The Great Court of the Palace
A birthday outing to Blenheim on rather a grey and misty day. The first thing to know about Blenheim is that it was built as a national monument rather than just a home. Queen Anne provide the land and money to build the palace to commemorate the defeat of Louis IV's army at Blenheim on the Danube in 1704. It was seen as a great victory and the first real check on Louis's attempt to dominate Europe. The architect was Sir John Vanbrugh.
We parked up and headed towards the Palace, soon arriving at the Kitchen Court, which sits on the west side of the Great Court. The gateway is certainly impressive and Pevsner describes it as having a rugged military character. Although the gate was half open it wasn't possible to explore the courtyards or the interior.
We turned right passing the large lake, the work of Capability Brown in 1764-74, who swept away Vanbrugh and Henry Wise's design for the grounds.
Having reach the Great Court we headed away from it ...
... crossing Vanbrugh's magnificent Palladian style bridge, which separate the two parts of the lake.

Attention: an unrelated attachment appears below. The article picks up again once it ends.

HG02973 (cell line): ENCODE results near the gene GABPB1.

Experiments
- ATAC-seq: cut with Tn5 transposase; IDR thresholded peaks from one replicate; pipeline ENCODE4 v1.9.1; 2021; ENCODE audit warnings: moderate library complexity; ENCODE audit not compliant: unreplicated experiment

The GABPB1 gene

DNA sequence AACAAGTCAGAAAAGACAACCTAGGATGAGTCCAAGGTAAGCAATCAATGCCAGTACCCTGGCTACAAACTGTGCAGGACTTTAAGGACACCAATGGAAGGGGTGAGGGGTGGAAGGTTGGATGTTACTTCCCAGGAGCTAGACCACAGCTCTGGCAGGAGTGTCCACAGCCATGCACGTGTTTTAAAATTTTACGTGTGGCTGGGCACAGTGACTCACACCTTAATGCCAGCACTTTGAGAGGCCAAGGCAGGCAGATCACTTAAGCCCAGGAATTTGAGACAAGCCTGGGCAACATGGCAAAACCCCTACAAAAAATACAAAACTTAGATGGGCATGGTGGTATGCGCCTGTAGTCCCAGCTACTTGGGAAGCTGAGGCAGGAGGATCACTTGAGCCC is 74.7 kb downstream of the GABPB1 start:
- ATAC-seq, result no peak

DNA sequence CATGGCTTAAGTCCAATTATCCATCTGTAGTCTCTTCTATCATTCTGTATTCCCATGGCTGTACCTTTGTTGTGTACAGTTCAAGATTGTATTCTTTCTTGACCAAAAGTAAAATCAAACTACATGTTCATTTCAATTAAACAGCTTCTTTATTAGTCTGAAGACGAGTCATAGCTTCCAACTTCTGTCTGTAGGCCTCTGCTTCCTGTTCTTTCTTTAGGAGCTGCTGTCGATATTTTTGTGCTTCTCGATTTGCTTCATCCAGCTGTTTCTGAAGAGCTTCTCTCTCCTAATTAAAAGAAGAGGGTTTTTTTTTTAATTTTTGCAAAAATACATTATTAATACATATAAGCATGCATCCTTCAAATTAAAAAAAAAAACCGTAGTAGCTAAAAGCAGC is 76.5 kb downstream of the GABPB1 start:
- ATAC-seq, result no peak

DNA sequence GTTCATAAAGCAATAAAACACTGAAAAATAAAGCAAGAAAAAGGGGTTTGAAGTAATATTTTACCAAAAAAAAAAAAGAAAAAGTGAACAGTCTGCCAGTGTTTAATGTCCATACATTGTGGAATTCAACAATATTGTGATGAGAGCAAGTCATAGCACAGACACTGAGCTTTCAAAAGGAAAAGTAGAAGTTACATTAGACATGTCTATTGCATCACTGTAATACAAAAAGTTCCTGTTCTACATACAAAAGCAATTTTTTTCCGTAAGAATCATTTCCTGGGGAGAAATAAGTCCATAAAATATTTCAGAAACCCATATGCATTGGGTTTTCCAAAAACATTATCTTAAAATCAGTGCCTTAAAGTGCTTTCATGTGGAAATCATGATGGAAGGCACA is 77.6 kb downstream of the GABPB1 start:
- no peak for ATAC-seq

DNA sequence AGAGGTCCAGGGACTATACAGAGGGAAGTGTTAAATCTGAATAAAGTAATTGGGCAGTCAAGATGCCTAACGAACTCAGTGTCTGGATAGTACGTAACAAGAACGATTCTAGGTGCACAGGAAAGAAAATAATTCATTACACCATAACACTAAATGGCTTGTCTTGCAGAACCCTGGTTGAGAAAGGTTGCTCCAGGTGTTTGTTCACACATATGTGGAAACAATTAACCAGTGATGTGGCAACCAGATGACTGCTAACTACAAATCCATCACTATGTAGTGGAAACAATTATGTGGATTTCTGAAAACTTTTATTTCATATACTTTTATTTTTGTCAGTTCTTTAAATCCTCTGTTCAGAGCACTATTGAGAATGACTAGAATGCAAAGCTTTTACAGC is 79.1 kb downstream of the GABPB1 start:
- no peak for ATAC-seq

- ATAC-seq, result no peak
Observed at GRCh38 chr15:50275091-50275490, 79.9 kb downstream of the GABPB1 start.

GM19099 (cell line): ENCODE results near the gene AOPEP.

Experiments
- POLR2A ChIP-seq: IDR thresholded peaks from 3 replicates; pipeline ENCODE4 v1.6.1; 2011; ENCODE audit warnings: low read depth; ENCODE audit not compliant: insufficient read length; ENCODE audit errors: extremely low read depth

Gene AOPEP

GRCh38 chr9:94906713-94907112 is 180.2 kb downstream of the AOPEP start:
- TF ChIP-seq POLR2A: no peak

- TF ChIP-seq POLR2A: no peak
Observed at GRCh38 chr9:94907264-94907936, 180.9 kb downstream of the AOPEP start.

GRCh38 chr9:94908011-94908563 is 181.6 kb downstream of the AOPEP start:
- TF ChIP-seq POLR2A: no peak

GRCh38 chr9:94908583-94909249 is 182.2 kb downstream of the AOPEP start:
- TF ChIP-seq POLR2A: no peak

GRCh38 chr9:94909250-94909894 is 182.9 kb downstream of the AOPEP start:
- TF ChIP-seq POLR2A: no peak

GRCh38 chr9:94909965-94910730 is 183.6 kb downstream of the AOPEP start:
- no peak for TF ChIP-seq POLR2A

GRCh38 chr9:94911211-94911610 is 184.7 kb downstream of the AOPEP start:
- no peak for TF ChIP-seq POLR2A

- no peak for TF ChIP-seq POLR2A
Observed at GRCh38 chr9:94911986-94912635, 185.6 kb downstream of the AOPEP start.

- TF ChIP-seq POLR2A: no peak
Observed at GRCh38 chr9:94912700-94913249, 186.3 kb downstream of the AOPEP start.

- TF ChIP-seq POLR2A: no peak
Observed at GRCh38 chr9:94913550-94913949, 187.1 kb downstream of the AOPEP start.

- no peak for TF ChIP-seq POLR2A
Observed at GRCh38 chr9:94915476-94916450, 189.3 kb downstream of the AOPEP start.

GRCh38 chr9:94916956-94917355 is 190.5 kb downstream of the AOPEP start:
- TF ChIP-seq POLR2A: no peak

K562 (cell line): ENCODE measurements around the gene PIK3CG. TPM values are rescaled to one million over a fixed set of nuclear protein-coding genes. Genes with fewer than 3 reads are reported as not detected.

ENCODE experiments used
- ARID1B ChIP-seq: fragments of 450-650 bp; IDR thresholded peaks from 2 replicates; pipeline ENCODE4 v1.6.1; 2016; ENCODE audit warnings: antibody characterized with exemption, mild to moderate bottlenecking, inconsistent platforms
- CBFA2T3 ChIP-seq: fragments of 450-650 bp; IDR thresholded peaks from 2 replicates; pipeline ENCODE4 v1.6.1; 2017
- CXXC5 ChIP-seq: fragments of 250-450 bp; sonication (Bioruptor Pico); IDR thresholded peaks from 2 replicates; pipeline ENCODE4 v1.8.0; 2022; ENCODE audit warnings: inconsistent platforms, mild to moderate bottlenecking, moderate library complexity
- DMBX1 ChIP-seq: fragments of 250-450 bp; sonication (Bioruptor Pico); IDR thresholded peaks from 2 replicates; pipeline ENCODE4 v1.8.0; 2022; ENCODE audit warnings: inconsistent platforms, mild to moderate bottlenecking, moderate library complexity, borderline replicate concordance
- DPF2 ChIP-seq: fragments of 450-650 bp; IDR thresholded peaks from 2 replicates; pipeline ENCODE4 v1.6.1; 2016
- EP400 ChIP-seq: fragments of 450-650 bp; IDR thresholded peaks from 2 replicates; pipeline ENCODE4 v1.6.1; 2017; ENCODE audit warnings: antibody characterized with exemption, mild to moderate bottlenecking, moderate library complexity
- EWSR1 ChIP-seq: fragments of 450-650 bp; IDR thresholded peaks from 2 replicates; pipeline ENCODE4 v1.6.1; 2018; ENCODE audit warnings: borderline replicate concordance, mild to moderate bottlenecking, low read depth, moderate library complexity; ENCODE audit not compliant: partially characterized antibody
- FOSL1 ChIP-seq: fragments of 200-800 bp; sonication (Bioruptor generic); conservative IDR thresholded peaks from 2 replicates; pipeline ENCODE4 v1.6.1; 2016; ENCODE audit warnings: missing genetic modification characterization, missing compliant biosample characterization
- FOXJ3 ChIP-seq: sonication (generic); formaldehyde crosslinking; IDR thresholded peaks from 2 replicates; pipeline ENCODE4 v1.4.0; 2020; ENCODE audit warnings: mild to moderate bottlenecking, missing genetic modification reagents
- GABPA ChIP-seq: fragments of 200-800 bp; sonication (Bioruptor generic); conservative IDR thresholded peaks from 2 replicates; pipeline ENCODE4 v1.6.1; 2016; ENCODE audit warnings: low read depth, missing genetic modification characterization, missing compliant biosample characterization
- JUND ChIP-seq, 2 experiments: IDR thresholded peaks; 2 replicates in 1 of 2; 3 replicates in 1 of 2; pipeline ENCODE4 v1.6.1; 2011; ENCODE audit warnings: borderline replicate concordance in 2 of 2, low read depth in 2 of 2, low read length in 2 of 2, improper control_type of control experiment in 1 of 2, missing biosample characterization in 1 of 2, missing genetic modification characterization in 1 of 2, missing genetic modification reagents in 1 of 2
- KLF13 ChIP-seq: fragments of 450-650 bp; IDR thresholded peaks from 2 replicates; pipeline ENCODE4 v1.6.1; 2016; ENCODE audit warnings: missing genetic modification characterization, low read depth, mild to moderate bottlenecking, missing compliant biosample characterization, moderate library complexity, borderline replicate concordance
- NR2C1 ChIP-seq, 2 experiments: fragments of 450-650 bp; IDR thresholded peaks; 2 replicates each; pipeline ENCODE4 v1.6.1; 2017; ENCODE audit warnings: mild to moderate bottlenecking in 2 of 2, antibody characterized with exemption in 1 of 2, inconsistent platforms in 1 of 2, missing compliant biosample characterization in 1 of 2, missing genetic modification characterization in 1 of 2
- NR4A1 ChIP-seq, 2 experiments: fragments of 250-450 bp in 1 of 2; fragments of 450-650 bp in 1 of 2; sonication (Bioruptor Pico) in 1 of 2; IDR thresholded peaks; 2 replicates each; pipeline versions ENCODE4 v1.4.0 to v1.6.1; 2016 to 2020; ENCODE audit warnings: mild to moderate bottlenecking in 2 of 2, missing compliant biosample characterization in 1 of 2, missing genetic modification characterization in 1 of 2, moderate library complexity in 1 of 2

Having crossed the bridge there is a view of the Column of Victory (1727-30).
Returning across the bridge, we found an interesting poster which showed Vanbrugh's beautiful original design for the bridge.
Heading towards the Palace we turned right to skirt the Stable Court and visit the formal gardens - which were a little disappointing.
We retraced our steps towards the car park and then turned left towards the gate which leads to Woodstock. This brought us a much more dramatic view of the bridge.
We went through the Italianate gateway into the main street of Woodstock ...
... and followed the road round to the right to pass the church of St Mary Magdalene, a medieval church almost completely rebuilt by A W Blomfield in 1878.
A little further on is the the Bear Hotel ...
... and the Town Hall. The lower storey probably served as a market hall until it was enclosed in 1898.
We then did a loop around the main streets of the town and then returned via the Gate to the car park. Woodstock is a consistently Georgian town. It is a pleasant town, although with no individual building being especially remarkable.
Conditions: cold and grey.
Rating: five stars